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After months of working on your capstone research project and completing the dissertation writing portion of the work, you need to start preparing for the oral defense. This is usually the final step you will need to take before earning a master’s or a Ph.D. degree in your field. Since this will likely be the first time conducting such a defense, you probably have a number of questions leading up to this.
Our academic professionals have put together this handy guide for you to use in preparation for your thesis or dissertation defense. Each step is pretty simple to understand but you need to give yourself ample time to put each one into practice.
You may be ecstatic about having completed your dissertation, but this doesn’t mean you should wait too long before starting your preparation of the defense. You will usually be able to take a few days to unwind, but the defense usually needs to occur within a month. So, start organizing your notes early.
To get a sense of the defense processes, it is a good idea to attend a few of your classmates’ oral defenses beforehand. Check out the official schedule at your department’s office or just ask around. Each defense can last about 25 to 30 minutes, so you won’t be taking up too much time in attending.
Your major dissertation points may feel fresh in your mind, but you need to make sure you know the sub-points and inside out. Make a list of possible questions and be sure you can recite thoughtful and critical responses to these questions without having to flip through your work or accessing notes.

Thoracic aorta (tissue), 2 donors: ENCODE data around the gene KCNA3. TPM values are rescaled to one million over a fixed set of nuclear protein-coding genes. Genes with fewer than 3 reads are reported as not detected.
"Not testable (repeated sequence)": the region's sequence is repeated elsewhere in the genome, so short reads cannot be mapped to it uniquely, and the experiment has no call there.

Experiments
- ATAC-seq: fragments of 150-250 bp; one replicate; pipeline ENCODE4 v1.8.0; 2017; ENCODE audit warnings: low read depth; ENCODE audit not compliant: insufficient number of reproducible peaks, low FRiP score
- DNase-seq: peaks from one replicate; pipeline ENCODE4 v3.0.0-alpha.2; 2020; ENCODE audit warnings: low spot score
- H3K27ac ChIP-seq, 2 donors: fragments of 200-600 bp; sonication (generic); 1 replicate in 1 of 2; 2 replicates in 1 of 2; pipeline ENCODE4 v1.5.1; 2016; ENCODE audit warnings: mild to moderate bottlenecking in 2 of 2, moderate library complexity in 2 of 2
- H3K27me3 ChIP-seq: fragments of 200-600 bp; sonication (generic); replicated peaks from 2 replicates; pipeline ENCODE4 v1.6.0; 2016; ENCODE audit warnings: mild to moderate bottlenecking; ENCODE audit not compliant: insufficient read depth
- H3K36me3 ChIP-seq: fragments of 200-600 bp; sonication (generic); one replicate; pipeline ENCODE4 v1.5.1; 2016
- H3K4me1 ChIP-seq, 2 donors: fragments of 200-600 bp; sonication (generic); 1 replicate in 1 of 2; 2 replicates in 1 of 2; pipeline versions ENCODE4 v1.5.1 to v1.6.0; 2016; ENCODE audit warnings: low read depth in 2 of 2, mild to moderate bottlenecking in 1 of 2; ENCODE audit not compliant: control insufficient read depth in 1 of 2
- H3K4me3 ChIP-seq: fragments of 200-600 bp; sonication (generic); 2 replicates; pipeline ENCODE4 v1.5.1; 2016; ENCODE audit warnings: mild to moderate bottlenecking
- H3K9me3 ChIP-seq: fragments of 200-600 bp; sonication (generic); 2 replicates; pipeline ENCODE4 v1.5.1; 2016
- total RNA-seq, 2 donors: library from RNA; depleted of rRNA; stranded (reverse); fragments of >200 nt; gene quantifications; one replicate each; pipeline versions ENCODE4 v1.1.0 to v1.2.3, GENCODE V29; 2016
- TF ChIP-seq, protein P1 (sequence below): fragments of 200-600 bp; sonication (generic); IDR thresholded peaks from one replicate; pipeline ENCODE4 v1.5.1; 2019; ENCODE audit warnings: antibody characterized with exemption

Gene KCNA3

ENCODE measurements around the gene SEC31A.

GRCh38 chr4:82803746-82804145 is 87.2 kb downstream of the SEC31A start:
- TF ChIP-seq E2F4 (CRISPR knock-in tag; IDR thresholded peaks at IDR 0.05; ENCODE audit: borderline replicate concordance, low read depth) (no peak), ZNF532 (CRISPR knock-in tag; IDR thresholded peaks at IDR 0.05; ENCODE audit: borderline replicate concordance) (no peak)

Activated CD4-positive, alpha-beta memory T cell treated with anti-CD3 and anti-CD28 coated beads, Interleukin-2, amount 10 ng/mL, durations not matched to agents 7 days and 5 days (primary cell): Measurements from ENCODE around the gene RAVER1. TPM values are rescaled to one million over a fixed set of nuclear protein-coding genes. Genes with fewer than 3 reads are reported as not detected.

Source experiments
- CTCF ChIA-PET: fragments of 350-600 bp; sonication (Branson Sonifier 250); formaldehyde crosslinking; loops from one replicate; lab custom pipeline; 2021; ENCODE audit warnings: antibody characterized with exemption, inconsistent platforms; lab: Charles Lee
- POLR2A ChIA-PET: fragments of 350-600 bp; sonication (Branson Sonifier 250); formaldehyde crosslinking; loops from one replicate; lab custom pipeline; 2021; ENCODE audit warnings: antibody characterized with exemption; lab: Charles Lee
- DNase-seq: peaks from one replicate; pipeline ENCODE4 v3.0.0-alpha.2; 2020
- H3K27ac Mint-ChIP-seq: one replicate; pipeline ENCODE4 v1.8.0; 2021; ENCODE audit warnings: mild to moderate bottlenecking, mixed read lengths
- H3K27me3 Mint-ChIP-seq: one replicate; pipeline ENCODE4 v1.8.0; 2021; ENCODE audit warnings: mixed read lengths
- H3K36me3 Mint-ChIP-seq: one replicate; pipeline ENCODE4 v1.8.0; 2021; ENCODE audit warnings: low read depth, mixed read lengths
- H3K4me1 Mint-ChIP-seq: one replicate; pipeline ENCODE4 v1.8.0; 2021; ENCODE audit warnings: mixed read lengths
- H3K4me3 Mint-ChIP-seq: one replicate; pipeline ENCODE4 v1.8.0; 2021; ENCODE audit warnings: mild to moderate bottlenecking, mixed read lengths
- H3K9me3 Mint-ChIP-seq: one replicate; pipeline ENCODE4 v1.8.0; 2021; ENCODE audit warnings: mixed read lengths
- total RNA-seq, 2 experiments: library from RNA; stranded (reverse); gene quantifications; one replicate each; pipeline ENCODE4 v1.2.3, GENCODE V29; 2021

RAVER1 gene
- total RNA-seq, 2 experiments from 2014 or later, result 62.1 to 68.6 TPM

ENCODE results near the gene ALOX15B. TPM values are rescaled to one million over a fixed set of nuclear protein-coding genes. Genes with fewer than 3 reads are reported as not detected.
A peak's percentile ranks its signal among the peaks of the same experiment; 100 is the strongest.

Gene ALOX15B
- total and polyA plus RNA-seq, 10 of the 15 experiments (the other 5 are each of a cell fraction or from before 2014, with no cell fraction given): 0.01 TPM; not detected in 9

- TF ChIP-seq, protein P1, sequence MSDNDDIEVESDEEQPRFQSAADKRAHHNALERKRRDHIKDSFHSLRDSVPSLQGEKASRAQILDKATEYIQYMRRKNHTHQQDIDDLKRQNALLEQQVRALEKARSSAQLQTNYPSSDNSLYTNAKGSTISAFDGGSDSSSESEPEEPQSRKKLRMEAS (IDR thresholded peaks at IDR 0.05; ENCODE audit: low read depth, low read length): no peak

In relation to steps 2 and 3, you should take what you learned in watching others conduct their defenses to start timing your own presentation. Know exactly how long you should ideally spend on each section and consider the length of time you will need to adequately respond to the panel’s questions.
When you start practicing your presentation, try to do so in front of friends or classmates so that you can practice making meaningful eye contact with each member of the panel (usually 4 – 5 people). If you can’t get friends to volunteer during your preparation, practice in front of a mirror to ensure you aren’t rushing through your presentation and are getting used to making connections with the audience.
Finally, revise your presentation materials for clarity. You might have numerous handouts or a slide presentation you want to use, but these materials can get confusing and boring if you don’t spend adequate time making them visually appealing and easy to read. Your materials can make or break your oral defense, so don’t overlook getting them in the best shape possible.
Our academic professionals can assist you in putting together presentation notes, handouts, and other material you may use for your defense. We can also provide thesis or dissertation help prior to your defense by reviewing, editing, and proofreading your work before final submission. Learn about all of our services by speaking with a customer support expert today.
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